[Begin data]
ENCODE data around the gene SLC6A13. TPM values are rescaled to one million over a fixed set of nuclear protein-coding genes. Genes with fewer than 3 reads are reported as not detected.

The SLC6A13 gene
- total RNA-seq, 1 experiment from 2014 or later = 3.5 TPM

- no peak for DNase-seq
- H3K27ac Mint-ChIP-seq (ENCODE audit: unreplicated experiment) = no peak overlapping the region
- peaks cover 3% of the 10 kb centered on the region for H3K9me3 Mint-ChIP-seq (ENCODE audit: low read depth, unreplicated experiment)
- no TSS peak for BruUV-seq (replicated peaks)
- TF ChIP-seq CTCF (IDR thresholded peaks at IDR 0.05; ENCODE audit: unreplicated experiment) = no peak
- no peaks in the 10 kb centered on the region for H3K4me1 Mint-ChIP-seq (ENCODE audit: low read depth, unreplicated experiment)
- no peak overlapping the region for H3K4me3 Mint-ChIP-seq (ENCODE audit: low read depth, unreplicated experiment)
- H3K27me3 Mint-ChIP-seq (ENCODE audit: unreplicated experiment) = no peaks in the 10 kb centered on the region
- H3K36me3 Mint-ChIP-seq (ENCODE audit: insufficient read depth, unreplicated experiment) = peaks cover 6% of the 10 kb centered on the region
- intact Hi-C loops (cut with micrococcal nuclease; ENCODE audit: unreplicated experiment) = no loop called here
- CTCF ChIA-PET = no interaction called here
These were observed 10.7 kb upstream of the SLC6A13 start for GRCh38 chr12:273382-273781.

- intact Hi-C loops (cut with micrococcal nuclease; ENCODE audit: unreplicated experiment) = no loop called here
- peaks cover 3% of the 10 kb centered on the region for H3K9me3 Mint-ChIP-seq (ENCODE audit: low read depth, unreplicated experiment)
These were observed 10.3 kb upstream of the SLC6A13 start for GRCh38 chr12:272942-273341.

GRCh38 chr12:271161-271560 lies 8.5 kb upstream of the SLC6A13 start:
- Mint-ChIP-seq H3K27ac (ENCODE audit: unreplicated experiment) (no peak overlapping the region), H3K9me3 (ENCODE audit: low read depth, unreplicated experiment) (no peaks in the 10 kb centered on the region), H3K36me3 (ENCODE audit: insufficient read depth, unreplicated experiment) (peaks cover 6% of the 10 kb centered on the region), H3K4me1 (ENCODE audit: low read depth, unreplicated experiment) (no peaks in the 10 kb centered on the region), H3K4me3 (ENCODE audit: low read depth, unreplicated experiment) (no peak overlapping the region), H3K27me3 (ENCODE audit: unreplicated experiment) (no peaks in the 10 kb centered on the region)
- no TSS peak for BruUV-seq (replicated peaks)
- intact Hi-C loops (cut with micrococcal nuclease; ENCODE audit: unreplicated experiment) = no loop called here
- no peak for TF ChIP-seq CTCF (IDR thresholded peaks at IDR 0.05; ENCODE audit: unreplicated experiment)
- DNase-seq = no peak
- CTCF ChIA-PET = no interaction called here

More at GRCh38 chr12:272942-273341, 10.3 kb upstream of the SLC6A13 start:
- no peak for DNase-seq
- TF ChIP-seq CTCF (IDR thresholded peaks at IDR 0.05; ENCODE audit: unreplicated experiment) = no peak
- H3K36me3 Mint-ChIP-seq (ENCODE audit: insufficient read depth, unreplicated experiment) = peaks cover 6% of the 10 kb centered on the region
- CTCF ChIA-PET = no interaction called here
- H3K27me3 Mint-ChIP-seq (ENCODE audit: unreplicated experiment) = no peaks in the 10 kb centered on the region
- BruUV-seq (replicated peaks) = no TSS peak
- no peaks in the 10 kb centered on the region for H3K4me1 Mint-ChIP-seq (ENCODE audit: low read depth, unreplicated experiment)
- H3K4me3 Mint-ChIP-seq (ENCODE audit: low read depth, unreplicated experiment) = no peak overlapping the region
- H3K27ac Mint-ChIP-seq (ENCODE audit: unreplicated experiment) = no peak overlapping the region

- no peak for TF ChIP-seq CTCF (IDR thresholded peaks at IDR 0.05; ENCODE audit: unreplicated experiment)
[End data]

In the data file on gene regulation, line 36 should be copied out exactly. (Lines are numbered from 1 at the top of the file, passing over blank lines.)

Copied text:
- no peak for TF ChIP-seq CTCF (IDR thresholded peaks at IDR 0.05; ENCODE audit: unreplicated experiment)